21st Century Banking

by | Jan 24, 2023 | Small Business

One of the first things new business owners do when they are setting up their business is to open a bank account. After all, if they are in business to make money, they will need to put it somewhere.

With that said, most business owners don’t give much thought to how banking fits into their overall tech stack. Yes, tech stack. Today, accounting is run by amazing software. In fact, it’s not just one piece of software, but can be many that all have to work together.

The main hub of bookkeeping is the accounting software – which is typically QuickBooks Online or Xero. Business checking and credit card accounts are linked to the accounting software so that transactions can be pulled in and categorized.

What most business owners don’t know is that the vast majority of banks don’t interface directly with the accounting software, so third-party systems like Plaid, Yodlee, and others are used to pull the banking transactions through to the accounting software.

This all sounds great, until you experience reality – which is that not all third-party systems work the same, and not all banks cooperate the same. This results in incorrect data put into the accounting software – think duplicate and missing transactions. The other issue that can occur is that the bank feed can break, meaning it stops receiving bank transactions. When this happens, the main business owner is required to re-enter their credentials, slowing down the process.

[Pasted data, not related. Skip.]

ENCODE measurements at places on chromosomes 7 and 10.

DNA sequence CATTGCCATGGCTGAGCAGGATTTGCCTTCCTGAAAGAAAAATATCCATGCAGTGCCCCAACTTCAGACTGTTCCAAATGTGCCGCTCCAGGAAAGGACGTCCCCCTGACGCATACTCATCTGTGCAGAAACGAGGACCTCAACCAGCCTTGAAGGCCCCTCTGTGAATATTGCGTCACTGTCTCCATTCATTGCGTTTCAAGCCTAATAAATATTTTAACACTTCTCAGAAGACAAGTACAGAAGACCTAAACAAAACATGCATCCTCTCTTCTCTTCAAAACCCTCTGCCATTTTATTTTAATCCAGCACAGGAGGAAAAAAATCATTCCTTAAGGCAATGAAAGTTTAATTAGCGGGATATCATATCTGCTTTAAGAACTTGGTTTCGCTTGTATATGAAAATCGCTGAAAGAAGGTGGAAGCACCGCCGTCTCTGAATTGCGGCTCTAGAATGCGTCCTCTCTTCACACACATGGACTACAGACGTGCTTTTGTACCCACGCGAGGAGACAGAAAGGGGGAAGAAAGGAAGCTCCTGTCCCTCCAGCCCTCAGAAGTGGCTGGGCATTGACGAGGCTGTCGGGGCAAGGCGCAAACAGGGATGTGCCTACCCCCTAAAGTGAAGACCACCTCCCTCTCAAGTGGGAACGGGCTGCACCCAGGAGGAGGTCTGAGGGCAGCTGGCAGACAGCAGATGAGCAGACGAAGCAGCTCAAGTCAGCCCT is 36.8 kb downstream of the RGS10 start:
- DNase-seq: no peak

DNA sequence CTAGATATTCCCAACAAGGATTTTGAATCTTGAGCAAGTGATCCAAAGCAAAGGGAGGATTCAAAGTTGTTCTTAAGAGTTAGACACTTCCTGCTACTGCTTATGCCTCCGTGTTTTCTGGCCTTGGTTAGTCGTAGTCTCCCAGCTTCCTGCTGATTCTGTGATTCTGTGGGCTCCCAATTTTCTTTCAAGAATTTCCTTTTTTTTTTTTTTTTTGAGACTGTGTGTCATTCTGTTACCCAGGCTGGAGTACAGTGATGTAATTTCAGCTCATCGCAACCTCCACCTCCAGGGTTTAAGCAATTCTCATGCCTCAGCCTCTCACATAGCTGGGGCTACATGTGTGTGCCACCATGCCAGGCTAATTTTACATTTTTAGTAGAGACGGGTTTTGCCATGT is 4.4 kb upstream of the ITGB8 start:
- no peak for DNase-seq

Now, there is a solution to this problem – choosing the right bank to work with your accounting software. Some accounting software, like Xero, are working with banks to create bank feeds that interface directly with the accounting software without the need for a third party. Once set up, these run very reliably. Currently, Xero offers direct bank feeds from big banks like Chase, Wells Fargo, Bank of America, and some virtual banks like Relay Financial and Novo.

There are other things to consider with banks, such as their fees, minimum balances, locations, interest, bill pay, and ease of use. While we would like to say that there is one perfect bank, the reality is that it’s a balancing act to determine what needs are most important to your business.

It can be difficult and time-consuming to change banks as a business owner. Since many accounts are connected with automated deposits and withdrawals, it makes sense to take some time and get something set up from the beginning.

Feel free to reach out – we are happy to share our experience with business banking so that you can make the decision that is right for your business.


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About The Author

Hi, I’m Taylor Clouse, owner and head bookkeeper of Next Level Books. As a business owner myself, I understand the struggles of running a business. My goal is to first and foremost alleviate one of the biggest stresses in business ownership – that of tracking money in and money out. Read on to see how we can accomplish that together.